Select and Download Images

We’ll start with a helper function that will help us select a random subset of URLs for "not a hot dog" images:

Python
def get_image_url_by_labels(labels, max_row_count: int = 0) -> []:
    sel_images = image_urls[image_urls.ImageID.isin(labels.ImageID.to_list())]
    
    if max_row_count == 0:
        return sel_images.OriginalURL.to_list()
    else:
        return sel_images.sample(min(len(sel_images), max_row_count)).OriginalURL.to_list()

Equipped with this function, we can select images for download (setting a fixed random seed to ensure repeatable results):

Python
rnd.seed(101)
hotdog_image_urls = get_image_url_by_labels(hotdog_labels)
other_image_urls = get_image_url_by_labels(other_labels, max_row_count = 120)
print("hot dog url count:", len(hotdog_image_urls))
print("other url count: ", len(other_image_urls))

Generated output:

hot dog url count: 47
other url count:  120

As you can see, we’ve decided to add 47 hot dog images and 120 random images containing objects other than hot dogs. It is hard to decide upfront if such a split is correct. On the one hand, it should reflect how often you see a hot dog (vs "not a hot dog") in real life. On the other hand, if we use too many "not a hot dog" pictures for training, the model would tend to detect everything as "not a hot dog." Why? Because this would harm its accuracy less than incorrect hot dog detection. Proper balancing of a dataset would require a separate article (or a series of them), so for now let’s assume that our guess is OK.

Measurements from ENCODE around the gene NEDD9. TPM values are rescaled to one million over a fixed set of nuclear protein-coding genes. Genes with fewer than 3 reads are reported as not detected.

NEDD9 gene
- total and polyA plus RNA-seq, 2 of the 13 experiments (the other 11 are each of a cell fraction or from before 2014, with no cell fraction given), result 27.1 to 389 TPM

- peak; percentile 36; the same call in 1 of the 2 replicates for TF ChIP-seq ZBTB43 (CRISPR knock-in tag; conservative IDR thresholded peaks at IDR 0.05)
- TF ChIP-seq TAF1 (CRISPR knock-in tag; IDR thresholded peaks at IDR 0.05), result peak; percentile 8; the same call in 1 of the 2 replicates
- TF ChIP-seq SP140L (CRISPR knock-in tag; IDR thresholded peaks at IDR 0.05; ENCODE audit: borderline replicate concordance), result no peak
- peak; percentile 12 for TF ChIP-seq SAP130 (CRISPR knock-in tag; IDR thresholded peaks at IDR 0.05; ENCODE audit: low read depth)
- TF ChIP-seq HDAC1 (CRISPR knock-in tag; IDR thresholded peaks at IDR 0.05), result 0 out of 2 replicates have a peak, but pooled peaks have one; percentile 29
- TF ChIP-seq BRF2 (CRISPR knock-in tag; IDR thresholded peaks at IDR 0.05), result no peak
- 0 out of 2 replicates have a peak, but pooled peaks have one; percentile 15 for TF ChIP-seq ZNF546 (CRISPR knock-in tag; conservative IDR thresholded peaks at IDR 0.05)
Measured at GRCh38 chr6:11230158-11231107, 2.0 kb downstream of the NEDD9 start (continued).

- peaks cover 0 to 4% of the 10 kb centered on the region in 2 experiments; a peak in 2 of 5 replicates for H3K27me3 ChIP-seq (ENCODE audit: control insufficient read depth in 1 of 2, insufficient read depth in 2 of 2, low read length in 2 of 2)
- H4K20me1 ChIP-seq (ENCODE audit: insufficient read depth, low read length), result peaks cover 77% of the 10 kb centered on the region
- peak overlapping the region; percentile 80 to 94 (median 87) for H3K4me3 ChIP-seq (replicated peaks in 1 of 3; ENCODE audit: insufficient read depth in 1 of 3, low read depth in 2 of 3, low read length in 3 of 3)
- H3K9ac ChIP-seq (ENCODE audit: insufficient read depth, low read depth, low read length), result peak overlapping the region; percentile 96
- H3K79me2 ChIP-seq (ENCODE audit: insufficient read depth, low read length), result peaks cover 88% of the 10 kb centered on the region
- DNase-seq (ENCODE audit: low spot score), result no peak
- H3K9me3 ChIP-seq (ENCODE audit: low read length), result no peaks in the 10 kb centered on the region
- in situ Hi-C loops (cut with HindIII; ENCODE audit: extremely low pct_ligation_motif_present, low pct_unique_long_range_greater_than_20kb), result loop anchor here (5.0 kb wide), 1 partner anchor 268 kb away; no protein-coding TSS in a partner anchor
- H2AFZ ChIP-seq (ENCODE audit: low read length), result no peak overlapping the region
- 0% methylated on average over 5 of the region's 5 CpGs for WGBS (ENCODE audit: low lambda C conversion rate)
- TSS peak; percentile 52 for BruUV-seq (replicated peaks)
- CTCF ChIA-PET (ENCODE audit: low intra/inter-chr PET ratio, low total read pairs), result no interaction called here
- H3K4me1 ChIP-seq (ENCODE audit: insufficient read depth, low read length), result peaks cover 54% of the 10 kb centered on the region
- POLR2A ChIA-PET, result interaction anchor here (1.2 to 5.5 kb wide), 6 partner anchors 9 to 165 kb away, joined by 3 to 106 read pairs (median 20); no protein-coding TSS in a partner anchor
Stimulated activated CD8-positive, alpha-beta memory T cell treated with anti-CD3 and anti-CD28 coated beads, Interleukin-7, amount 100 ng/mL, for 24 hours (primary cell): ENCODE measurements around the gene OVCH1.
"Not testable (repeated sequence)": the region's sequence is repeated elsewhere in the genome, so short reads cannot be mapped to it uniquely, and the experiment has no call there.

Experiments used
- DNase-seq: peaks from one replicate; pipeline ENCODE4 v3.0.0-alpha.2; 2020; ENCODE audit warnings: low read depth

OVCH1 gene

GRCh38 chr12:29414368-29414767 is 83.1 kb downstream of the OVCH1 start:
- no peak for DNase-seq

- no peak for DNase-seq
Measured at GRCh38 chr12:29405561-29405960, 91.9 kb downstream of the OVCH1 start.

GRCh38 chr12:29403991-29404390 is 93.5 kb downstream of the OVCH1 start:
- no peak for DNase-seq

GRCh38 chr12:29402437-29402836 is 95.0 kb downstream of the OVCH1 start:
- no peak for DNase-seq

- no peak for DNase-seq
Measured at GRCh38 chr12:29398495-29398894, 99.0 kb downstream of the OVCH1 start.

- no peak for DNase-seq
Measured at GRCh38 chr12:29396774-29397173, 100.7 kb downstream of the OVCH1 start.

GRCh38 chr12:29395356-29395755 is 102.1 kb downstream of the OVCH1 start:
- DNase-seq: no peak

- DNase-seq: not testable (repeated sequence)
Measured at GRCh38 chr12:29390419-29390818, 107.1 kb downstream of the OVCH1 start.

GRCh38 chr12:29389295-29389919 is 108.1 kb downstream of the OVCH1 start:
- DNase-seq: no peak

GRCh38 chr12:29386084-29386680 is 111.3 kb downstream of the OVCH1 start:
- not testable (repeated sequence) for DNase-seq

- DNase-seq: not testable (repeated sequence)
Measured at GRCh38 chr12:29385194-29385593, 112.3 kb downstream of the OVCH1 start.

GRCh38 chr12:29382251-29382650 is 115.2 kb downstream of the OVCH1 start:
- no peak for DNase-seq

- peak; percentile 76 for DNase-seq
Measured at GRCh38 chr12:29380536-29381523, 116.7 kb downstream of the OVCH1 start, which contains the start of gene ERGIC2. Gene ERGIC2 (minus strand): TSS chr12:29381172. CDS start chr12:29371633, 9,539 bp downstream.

Now it’s time to download the images:

Python
import urllib.request
import tqdm

HOTDOG_PATH = './dataset/hotdogs/'
OTHER_PATH = ‘./dataset/other/'

def download_file(url: str, dest_dir: str):
    base_name = os.path.basename(url)
    dest_path = os.path.join(dest_dir, base_name)
    
    try:
        urllib.request.urlretrieve(url, dest_path)
    except Exception as e:
        print("Could not download file: {}, error: {}".format(base_name, e))

os.makedirs(HOTDOG_PATH, exist_ok=True)
for url in tqdm.tqdm(hotdog_image_urls):